Friday, April 27, 2007
I know some who won't admit to spending a night or two with the latest Tom Clancy novel. I'm waiting for the new Michael Ondaatje book to arrive at the library - heavy duty stuff - but I read once the Ondaatje likes to relax with a good detective novel. Which is probably my choice too.
Most recently my favorite has been the Inspector Wallanader series from Henning Mankell. A middle aged small town Swedish detective who worries about his daughter and his cholesterol (hmm...). He also comes up with some surprisingly thoughtful lines about life in general. Then there's the Commissario Brunetti series - though he seems to spend more time wandering around Venice than actually solving crimes (and I usually end up just wanting to spend Spring sipping espresso's in some small Venetian bar). I also like the Inspector Rebus series, although Rebus is is bit to close to self-destruction from cigarettes, booze, neeps and tatties for comfort.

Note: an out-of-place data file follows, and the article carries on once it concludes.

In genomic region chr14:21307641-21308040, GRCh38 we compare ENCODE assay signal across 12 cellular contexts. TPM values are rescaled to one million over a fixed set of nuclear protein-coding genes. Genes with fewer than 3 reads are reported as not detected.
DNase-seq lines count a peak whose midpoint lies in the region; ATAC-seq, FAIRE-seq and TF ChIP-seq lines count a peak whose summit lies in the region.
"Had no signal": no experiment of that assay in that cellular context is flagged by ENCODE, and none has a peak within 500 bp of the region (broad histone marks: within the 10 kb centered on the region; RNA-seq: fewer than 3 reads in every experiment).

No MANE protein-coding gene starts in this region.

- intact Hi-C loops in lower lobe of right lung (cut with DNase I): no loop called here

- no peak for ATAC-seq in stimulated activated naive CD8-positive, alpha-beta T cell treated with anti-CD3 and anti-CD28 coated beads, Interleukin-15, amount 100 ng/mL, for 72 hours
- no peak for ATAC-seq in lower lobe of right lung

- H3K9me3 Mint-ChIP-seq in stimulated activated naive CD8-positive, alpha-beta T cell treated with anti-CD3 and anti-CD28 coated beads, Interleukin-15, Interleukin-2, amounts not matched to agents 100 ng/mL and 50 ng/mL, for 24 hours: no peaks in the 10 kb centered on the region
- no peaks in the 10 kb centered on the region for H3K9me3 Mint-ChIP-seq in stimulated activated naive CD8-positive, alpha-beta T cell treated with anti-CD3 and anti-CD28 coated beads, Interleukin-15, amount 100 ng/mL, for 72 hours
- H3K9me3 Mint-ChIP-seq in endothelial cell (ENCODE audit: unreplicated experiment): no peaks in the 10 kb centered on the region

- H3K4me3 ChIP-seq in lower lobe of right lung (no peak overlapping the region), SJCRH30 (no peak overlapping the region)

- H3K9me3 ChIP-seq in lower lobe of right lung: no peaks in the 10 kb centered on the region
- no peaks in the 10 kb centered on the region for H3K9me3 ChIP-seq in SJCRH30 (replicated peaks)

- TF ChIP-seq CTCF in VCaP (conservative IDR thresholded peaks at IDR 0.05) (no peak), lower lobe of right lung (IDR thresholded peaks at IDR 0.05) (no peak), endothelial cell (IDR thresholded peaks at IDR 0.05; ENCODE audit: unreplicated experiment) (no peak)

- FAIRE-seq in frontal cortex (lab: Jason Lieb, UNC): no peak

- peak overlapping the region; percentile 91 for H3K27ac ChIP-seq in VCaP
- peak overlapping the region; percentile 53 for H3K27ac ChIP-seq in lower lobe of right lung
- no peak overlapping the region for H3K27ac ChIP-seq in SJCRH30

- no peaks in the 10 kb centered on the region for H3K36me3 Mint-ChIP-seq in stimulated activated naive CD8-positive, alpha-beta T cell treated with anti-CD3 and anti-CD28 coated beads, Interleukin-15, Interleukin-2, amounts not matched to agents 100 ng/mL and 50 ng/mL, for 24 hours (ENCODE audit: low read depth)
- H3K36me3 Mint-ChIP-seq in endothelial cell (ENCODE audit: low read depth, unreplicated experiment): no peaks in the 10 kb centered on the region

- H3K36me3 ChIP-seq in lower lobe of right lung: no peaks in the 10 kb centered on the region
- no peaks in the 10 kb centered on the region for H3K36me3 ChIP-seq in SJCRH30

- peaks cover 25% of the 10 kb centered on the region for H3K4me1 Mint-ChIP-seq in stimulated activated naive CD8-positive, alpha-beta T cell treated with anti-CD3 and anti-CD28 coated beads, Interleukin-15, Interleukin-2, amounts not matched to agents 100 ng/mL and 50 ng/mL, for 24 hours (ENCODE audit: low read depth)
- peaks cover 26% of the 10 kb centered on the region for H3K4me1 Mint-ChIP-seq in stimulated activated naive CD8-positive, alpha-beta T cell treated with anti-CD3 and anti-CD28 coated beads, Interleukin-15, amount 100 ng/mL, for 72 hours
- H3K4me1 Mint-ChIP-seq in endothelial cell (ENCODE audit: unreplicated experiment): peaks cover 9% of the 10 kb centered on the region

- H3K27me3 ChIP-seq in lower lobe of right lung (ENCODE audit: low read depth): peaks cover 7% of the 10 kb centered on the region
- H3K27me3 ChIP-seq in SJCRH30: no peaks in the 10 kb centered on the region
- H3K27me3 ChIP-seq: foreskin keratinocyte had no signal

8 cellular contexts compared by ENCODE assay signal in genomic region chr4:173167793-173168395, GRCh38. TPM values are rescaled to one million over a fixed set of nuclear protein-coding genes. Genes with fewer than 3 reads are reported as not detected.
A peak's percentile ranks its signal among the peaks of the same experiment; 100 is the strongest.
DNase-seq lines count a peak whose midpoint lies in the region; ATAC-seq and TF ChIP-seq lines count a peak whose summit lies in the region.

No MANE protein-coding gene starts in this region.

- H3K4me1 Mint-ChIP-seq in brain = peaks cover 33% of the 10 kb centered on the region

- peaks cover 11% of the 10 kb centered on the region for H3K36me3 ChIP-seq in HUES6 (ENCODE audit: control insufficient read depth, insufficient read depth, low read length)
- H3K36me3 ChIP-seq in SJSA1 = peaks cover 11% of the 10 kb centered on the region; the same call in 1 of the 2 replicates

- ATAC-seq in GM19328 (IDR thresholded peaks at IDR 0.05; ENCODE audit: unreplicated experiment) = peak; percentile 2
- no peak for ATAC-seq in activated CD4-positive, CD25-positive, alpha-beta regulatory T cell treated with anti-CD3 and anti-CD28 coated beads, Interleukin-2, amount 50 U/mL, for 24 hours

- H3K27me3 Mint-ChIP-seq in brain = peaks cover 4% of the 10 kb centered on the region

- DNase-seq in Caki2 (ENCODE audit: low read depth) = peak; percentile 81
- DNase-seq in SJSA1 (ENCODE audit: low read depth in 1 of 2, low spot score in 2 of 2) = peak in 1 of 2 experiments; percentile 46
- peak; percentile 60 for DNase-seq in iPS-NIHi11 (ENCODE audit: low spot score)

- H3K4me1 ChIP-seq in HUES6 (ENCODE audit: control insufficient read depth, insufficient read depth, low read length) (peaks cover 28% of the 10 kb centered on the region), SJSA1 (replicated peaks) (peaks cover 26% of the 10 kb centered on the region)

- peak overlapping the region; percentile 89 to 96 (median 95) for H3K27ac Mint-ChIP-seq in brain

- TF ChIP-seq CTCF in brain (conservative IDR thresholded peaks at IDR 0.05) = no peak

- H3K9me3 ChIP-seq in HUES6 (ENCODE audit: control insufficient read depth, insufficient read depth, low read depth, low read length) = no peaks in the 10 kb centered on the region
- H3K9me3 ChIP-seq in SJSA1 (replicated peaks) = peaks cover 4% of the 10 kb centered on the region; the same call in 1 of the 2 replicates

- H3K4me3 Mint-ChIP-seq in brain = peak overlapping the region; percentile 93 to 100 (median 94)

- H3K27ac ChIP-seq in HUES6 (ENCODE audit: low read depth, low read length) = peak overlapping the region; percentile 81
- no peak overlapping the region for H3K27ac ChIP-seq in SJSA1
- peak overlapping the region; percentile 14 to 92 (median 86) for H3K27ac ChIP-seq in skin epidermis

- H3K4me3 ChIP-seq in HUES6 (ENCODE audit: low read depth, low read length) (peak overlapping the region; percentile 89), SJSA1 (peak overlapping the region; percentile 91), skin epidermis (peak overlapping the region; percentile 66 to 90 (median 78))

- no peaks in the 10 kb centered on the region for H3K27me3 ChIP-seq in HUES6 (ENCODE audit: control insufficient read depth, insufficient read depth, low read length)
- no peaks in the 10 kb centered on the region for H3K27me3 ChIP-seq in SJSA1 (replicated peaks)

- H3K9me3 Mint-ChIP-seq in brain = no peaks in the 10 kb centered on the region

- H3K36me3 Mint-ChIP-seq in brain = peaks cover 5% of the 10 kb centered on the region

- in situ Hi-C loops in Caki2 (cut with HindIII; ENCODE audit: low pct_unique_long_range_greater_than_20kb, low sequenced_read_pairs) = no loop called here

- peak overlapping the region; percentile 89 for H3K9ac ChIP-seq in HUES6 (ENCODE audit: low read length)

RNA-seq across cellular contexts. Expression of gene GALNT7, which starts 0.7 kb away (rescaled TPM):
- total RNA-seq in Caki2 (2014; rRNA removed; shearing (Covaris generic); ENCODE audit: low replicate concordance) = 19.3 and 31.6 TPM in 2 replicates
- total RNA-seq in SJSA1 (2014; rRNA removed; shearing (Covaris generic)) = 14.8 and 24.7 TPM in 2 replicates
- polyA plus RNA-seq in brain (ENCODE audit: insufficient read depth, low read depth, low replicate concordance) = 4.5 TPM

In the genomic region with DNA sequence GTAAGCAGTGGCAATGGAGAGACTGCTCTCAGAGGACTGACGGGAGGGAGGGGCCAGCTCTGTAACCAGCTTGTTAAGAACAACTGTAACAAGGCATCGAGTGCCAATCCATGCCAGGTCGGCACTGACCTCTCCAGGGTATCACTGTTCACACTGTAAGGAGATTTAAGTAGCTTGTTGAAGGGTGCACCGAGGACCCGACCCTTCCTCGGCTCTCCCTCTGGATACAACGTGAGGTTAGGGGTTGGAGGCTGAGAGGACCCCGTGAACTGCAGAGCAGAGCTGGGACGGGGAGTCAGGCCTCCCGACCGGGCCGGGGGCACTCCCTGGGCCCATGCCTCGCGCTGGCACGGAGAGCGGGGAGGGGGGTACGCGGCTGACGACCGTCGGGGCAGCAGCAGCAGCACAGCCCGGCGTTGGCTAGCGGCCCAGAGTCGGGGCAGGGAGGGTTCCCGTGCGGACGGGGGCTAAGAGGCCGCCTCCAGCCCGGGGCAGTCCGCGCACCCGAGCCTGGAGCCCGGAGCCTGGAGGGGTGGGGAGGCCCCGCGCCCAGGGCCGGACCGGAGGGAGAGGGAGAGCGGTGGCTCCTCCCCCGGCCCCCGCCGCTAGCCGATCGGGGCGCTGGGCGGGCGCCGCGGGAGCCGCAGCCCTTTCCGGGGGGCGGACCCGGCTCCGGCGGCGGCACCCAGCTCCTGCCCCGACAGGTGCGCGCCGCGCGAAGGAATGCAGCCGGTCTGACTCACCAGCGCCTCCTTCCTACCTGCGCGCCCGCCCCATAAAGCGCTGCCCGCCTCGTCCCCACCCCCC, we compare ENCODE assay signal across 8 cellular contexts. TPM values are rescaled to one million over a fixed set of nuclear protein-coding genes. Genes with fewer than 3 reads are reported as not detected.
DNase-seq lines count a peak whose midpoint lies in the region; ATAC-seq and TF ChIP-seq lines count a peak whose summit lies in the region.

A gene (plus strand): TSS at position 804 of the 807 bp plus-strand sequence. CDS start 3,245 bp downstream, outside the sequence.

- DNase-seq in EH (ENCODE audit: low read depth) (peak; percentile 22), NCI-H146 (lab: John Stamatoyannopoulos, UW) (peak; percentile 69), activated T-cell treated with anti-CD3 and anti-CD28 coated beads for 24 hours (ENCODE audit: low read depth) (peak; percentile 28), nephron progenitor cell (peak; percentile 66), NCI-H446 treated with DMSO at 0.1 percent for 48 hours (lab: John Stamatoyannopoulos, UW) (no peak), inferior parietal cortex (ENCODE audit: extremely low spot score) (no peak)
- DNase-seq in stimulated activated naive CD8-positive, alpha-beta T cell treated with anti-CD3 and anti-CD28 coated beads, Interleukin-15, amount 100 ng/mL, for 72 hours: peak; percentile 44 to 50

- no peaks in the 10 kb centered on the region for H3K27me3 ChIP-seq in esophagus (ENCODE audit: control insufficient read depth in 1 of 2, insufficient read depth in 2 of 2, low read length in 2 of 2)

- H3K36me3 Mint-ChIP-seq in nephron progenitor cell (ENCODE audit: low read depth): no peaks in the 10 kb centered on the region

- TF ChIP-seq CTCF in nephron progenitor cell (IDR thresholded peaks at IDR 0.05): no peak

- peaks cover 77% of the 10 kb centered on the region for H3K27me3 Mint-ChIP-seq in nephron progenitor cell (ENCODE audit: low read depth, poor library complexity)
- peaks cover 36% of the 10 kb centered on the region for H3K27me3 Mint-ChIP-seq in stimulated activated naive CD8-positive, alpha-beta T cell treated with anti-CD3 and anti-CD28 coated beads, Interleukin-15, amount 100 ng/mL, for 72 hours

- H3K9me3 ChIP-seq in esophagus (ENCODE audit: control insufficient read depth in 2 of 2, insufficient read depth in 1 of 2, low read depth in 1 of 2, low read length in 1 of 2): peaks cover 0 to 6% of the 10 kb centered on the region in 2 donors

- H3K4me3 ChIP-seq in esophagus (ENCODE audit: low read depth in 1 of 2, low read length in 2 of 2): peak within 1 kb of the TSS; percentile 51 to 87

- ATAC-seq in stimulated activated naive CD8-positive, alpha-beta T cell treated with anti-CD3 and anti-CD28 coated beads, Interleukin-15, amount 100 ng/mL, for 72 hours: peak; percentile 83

Finally of course, there is the fictional detective who's also a photographer. Thumps Dreadfulwater a native American photographer/retired cop. There are only two books in the series so far and they are actually pretty good and quite funny in places as well. The protagonist uses a Leica M6 and a wooden 4x5 Field Camera. Written by Hartley Goodweather - which is the pseudonym for award winning author Tom King - whose more serious novels are also first class (Btw, Tom also enjoys using Dagor lenses and doing the Pyro dev thing - he really is a photographer as well as a novelist).
Thursday, April 26, 2007
The opening is Friday May 4th, from 6:30-10:30pm at The Lucky Ju Ju Pinball Art Gallery, 713 Santa Clara Ave, Alameda. He sent me an invite (and the Lucky Ju Ju looks cool...) but it's just to far :-)